Tuesday, September 1, 2009

The Church’s Mission: Turned Upside-down by its Organization and Culture?

By Paula Ruddy

The Progressive Catholic Voice belongs to a coalition of reform groups in the Archdiocese of St Paul and Minneapolis, called the Catholic Coalition for Church Reform, started in April, 2009. It is now September, 2009, and we are active and growing.

The Strategic Planning Task Force in the Archdiocese has been conducting its investigation and consultation about parish reorganization since April also. Its statement that its work is “mission driven” has inspired us in the Coalition to think about the Church’s mission.

What is the mission of a Christian church? How is the Roman Catholic Church organized to carry out its mission as a Christian church? How does the culture within the local church reflect or serve the mission?

I am going to try to say how I have been thinking about it, and I invite anyone with clearer insight or questions or other views to respond.

In general:

The Roman Catholic Church fits into the larger circle of the Christian Church, and the Christian Church fits into the larger still circle of religions of the world.

All the religions of the world are reaching out for some connection to ultimate meaning, all in various ways. So are we.

The Christian Church believes that ultimate meaning to be revealed in Jesus of Nazareth and the community that grew up around him in the first century after his death. The good news of Jesus was that the Creator God is one, is loving, and intends the elevation of all humanity into Godhead. It is a vision of equality, inclusion, and reciprocal love. This insight has been carried down through all the evolutionary stages of culture to our own time. And in our own time, it is expressed in multiple religious cultures, Christian or not, and always limited by the developmental stages of the believers.

The Roman Catholic Church is a Christian church. It is supposed to be a community of believers who carry the message of God revealed in Jesus to the world. It is a matter of proclaiming that message as well as being a living sign, in our own communities, of what it looks like to be Christian. Christians take humanity where they find it, in themselves and others, and lift it up, as Jesus did, the hungry, the lame, the outcast, the searching mind and heart.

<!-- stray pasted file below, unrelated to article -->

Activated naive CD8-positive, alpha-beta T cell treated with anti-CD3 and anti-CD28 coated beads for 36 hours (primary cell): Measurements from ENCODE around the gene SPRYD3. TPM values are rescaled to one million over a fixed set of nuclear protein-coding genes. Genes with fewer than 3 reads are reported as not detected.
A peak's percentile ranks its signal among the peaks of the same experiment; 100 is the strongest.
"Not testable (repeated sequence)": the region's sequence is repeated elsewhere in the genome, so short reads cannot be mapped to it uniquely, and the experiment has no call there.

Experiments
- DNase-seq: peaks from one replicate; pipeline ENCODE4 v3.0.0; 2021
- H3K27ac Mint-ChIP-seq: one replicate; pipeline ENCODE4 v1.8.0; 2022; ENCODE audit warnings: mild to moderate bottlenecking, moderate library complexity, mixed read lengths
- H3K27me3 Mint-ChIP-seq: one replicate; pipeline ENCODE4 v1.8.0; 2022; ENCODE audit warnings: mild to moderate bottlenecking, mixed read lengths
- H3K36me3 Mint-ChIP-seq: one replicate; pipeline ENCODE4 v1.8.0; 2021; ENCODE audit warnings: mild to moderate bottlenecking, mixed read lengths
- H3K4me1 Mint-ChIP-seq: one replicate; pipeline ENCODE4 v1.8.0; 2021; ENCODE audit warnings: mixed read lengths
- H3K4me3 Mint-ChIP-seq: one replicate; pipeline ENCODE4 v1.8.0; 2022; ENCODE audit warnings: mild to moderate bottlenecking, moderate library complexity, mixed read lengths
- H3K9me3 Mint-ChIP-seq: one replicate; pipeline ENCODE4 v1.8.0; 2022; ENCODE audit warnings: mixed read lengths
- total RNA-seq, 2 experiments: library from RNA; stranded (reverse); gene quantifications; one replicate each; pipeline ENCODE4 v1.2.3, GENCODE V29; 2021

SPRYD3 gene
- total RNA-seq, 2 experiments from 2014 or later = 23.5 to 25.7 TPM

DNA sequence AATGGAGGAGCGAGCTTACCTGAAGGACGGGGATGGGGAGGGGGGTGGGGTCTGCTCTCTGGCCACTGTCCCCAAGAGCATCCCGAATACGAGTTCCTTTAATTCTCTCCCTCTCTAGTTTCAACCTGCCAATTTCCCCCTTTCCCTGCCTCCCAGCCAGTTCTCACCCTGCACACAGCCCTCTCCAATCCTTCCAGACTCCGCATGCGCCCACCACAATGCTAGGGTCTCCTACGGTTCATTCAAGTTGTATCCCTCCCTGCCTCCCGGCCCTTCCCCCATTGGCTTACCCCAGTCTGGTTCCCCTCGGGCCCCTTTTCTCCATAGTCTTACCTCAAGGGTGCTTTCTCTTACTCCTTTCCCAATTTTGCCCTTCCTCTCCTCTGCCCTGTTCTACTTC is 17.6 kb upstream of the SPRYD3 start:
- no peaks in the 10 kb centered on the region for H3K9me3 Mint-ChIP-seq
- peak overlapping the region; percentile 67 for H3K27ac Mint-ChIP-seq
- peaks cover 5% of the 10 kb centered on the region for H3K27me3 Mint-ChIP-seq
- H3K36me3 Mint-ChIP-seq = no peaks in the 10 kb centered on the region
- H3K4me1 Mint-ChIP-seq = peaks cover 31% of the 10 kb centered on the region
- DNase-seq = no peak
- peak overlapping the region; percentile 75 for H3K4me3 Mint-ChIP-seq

I take that to be the mission of the Roman Catholic Church just as it is the mission of every Christian Church.

That is the general context of my understanding of Church and its mission.

In particular:

But I would like to think more specifically about the organization of the Roman Catholic Church and how it fits with the Church’s mission. The argument contains two main ideas.

The first idea is that the Christian message is manifested, or not, in individual communities. Each community is supposed to be mission-driven, that is, to be a sacrament in itself.

In the Roman Catholic Church we have an episcopal structure rather than a congregational one. That is, the geographical Church is divided up into dioceses, each with a bishop at its head, and further divided into parishes. All of these dioceses and parishes are united by institutional elements in common. The Roman diocese is looked upon as the unifying head diocese. But the Christian message is to be manifest in each individual parish and diocesan community as it is in the whole global Roman Catholic community. It is a nesting of smaller and smaller units, but the Christian message is manifest more or less fully in each unit. Each parish and each diocese has the same mission as the Church as a whole.

The second idea is about how the bishops, the clergy, and the lay people divide up the jobs within the community. I think that how they conceptualize their roles determines how the community manifests the mission of the gospel. See what you think.

First, consider this description of the division of labor: The bishop and the clergy of the diocese are charged by their ordination with the running of the institution, the diocesan and parish machinery. They have the authority to administer the local community. The lay people have the responsibility to support the diocesan and parish with funds and to carry the message of the gospel into the world. The job of the bishop and clergy is to teach and prepare the laity, set policy and regulations, maintain the parish structures and administer the sacraments so the laity will have opportunities for growth in the spiritual life in order to carry the Christian message to the world they live in, the Church’s mission. The ordained supply support services, the laity fulfills the mission.